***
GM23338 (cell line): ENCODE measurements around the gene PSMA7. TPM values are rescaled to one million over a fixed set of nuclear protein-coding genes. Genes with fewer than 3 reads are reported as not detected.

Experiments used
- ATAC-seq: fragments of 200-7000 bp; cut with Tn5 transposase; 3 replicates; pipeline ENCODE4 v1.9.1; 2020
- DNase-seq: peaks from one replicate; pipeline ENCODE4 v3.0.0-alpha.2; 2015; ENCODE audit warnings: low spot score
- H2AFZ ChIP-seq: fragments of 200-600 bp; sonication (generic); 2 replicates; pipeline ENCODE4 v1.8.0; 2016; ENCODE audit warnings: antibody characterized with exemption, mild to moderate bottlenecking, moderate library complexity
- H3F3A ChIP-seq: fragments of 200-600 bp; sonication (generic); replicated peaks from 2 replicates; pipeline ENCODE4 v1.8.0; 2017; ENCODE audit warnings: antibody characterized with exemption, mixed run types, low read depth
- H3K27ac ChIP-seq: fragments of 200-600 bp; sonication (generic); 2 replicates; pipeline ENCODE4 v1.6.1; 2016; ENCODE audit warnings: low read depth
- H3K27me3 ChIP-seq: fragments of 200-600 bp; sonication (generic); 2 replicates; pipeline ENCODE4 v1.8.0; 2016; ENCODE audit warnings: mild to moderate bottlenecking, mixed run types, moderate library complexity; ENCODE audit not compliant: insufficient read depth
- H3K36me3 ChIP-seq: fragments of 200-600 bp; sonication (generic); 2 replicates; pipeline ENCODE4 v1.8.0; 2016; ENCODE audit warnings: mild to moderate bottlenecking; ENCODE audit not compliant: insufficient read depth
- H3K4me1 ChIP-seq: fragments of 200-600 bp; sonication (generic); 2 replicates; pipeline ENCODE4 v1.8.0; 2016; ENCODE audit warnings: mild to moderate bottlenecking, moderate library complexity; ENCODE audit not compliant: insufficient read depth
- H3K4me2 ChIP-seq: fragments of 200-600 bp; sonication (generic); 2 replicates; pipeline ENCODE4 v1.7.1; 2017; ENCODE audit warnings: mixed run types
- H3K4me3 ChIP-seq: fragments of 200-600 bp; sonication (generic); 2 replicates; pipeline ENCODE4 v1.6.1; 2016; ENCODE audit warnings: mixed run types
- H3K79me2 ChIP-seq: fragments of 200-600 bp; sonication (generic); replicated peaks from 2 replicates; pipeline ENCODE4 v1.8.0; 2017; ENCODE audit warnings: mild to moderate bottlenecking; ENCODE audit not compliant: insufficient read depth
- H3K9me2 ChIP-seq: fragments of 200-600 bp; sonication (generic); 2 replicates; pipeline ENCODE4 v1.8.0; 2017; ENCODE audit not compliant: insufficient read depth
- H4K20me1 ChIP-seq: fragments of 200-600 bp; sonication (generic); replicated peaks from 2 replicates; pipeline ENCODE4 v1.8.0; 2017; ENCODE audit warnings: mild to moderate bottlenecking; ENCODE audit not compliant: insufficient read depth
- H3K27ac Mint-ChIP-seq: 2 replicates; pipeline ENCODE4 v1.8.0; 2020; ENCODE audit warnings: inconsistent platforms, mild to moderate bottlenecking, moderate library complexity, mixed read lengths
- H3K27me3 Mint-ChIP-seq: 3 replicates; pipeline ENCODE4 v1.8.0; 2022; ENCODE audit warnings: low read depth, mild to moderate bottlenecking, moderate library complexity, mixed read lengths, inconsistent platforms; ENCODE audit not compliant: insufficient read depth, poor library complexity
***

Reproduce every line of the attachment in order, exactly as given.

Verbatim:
GM23338 (cell line): ENCODE measurements around the gene PSMA7. TPM values are rescaled to one million over a fixed set of nuclear protein-coding genes. Genes with fewer than 3 reads are reported as not detected.

Experiments used
- ATAC-seq: fragments of 200-7000 bp; cut with Tn5 transposase; 3 replicates; pipeline ENCODE4 v1.9.1; 2020
- DNase-seq: peaks from one replicate; pipeline ENCODE4 v3.0.0-alpha.2; 2015; ENCODE audit warnings: low spot score
- H2AFZ ChIP-seq: fragments of 200-600 bp; sonication (generic); 2 replicates; pipeline ENCODE4 v1.8.0; 2016; ENCODE audit warnings: antibody characterized with exemption, mild to moderate bottlenecking, moderate library complexity
- H3F3A ChIP-seq: fragments of 200-600 bp; sonication (generic); replicated peaks from 2 replicates; pipeline ENCODE4 v1.8.0; 2017; ENCODE audit warnings: antibody characterized with exemption, mixed run types, low read depth
- H3K27ac ChIP-seq: fragments of 200-600 bp; sonication (generic); 2 replicates; pipeline ENCODE4 v1.6.1; 2016; ENCODE audit warnings: low read depth
- H3K27me3 ChIP-seq: fragments of 200-600 bp; sonication (generic); 2 replicates; pipeline ENCODE4 v1.8.0; 2016; ENCODE audit warnings: mild to moderate bottlenecking, mixed run types, moderate library complexity; ENCODE audit not compliant: insufficient read depth
- H3K36me3 ChIP-seq: fragments of 200-600 bp; sonication (generic); 2 replicates; pipeline ENCODE4 v1.8.0; 2016; ENCODE audit warnings: mild to moderate bottlenecking; ENCODE audit not compliant: insufficient read depth
- H3K4me1 ChIP-seq: fragments of 200-600 bp; sonication (generic); 2 replicates; pipeline ENCODE4 v1.8.0; 2016; ENCODE audit warnings: mild to moderate bottlenecking, moderate library complexity; ENCODE audit not compliant: insufficient read depth
- H3K4me2 ChIP-seq: fragments of 200-600 bp; sonication (generic); 2 replicates; pipeline ENCODE4 v1.7.1; 2017; ENCODE audit warnings: mixed run types
- H3K4me3 ChIP-seq: fragments of 200-600 bp; sonication (generic); 2 replicates; pipeline ENCODE4 v1.6.1; 2016; ENCODE audit warnings: mixed run types
- H3K79me2 ChIP-seq: fragments of 200-600 bp; sonication (generic); replicated peaks from 2 replicates; pipeline ENCODE4 v1.8.0; 2017; ENCODE audit warnings: mild to moderate bottlenecking; ENCODE audit not compliant: insufficient read depth
- H3K9me2 ChIP-seq: fragments of 200-600 bp; sonication (generic); 2 replicates; pipeline ENCODE4 v1.8.0; 2017; ENCODE audit not compliant: insufficient read depth
- H4K20me1 ChIP-seq: fragments of 200-600 bp; sonication (generic); replicated peaks from 2 replicates; pipeline ENCODE4 v1.8.0; 2017; ENCODE audit warnings: mild to moderate bottlenecking; ENCODE audit not compliant: insufficient read depth
- H3K27ac Mint-ChIP-seq: 2 replicates; pipeline ENCODE4 v1.8.0; 2020; ENCODE audit warnings: inconsistent platforms, mild to moderate bottlenecking, moderate library complexity, mixed read lengths
- H3K27me3 Mint-ChIP-seq: 3 replicates; pipeline ENCODE4 v1.8.0; 2022; ENCODE audit warnings: low read depth, mild to moderate bottlenecking, moderate library complexity, mixed read lengths, inconsistent platforms; ENCODE audit not compliant: insufficient read depth, poor library complexity